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Learn how to ask good questions (by Looking at Art)

Learn How to Ask Good Questions (by looking at art)

Learn How to Ask Good Questions (by looking at art)

We spend our days asking questions, but most of us never actually spend any time honing our questioning skills.
For some people questioning comes easily. But for the majority of us, we are not asking enough questions AND we’re not phrasing them in the best way. 
I feel we’re missing a trick here. The ability to ask good questions is one of the most useful skills you can have. You can instantly engage people, provoke curiosity, find out what people already know and solve problems.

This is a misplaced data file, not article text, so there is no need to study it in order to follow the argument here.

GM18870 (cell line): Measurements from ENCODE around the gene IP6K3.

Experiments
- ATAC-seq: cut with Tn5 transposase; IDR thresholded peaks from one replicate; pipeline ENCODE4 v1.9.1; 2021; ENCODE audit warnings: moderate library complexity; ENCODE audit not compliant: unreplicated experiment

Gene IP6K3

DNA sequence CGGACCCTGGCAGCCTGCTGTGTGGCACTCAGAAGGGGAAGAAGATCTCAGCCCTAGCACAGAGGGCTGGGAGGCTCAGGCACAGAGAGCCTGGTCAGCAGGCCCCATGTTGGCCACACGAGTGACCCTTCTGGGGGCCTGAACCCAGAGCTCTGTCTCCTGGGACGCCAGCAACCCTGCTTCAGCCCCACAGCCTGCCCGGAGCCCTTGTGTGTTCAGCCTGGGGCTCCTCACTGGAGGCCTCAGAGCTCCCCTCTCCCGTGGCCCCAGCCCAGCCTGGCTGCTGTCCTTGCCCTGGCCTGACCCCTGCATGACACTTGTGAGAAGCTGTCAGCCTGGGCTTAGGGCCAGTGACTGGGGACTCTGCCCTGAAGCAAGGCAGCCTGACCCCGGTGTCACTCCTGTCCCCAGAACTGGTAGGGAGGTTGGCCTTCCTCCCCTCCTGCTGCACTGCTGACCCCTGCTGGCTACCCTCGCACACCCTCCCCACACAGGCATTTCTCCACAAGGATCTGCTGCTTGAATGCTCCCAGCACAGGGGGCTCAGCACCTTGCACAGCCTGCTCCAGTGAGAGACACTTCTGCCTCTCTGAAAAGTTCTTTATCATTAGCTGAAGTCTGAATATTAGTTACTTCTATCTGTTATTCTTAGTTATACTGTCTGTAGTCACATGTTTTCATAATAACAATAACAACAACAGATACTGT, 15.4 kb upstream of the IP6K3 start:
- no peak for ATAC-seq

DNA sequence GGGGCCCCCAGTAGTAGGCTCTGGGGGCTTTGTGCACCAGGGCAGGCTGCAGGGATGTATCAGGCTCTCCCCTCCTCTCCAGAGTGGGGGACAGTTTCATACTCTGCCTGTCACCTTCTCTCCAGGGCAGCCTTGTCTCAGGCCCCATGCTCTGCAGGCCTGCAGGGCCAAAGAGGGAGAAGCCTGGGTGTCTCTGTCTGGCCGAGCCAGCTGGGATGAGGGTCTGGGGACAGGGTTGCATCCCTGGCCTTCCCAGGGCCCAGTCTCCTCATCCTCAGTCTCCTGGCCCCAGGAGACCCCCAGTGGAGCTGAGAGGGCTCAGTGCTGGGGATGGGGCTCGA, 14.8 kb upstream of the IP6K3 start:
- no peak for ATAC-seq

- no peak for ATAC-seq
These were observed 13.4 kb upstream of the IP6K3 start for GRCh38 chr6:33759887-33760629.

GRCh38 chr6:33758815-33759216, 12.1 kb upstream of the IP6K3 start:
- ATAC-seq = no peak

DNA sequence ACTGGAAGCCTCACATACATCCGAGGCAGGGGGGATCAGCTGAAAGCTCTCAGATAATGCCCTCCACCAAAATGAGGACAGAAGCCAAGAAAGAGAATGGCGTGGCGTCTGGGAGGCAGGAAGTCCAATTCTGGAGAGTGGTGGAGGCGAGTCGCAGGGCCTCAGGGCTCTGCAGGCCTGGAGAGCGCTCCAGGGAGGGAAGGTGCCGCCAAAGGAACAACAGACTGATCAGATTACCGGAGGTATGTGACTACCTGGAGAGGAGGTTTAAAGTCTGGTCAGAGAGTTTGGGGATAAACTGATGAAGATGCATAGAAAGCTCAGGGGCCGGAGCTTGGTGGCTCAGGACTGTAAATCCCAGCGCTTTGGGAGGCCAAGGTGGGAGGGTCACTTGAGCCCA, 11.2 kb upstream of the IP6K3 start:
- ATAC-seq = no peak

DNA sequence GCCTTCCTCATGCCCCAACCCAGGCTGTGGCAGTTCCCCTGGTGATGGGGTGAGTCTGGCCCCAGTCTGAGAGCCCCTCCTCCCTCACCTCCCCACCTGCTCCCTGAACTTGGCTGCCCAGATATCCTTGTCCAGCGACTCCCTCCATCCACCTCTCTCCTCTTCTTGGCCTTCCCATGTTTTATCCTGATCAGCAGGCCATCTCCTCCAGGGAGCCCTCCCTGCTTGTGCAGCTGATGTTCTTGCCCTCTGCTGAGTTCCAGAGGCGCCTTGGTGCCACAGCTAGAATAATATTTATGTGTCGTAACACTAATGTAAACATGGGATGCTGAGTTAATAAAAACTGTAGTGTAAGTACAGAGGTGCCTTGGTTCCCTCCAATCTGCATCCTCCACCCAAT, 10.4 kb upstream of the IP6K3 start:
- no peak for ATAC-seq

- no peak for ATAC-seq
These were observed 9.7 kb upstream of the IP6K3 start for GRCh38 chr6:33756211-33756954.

The good news is that we can all become better questioners with time and practice. AND, interestingly, the more questions we ask, the more we improve our emotional intelligence, which in turn makes us better questioners. A win-win in my book. 

But how can you become a better questioner?

If you Google ‘how to improve my questioning skills’ the first results you will see are lists or tips. Lists of ‘things you can do to improve your questioning skills. Lists are all well and good (I created one last week) and you may retain some of the suggestions, but they don’t actually get you to sit down and WORK on your questioning skills, do they?
A what to do/what not to do list is not going to be of practical help to you in creating, generating, sorting and evaluating better questions. 
Or you can take a course, but after another quick search, my thoughts were confirmed – most of them seemed incredibly dull and focused on taxonomies of questions or questioning for certain situations (sales pitches). There has to be another way…